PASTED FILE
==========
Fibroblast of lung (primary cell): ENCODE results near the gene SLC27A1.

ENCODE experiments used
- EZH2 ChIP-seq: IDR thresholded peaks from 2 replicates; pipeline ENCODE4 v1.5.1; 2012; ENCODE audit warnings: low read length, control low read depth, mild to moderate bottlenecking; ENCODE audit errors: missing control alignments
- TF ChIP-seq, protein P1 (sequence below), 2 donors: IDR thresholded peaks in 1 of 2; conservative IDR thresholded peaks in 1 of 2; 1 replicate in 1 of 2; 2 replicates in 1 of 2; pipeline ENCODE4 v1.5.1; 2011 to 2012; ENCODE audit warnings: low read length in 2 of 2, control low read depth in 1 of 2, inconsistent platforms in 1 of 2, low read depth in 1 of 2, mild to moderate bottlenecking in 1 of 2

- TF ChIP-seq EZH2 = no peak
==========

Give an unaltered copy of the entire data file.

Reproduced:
Fibroblast of lung (primary cell): ENCODE results near the gene SLC27A1.

ENCODE experiments used
- EZH2 ChIP-seq: IDR thresholded peaks from 2 replicates; pipeline ENCODE4 v1.5.1; 2012; ENCODE audit warnings: low read length, control low read depth, mild to moderate bottlenecking; ENCODE audit errors: missing control alignments
- TF ChIP-seq, protein P1 (sequence below), 2 donors: IDR thresholded peaks in 1 of 2; conservative IDR thresholded peaks in 1 of 2; 1 replicate in 1 of 2; 2 replicates in 1 of 2; pipeline ENCODE4 v1.5.1; 2011 to 2012; ENCODE audit warnings: low read length in 2 of 2, control low read depth in 1 of 2, inconsistent platforms in 1 of 2, low read depth in 1 of 2, mild to moderate bottlenecking in 1 of 2

- TF ChIP-seq EZH2 = no peak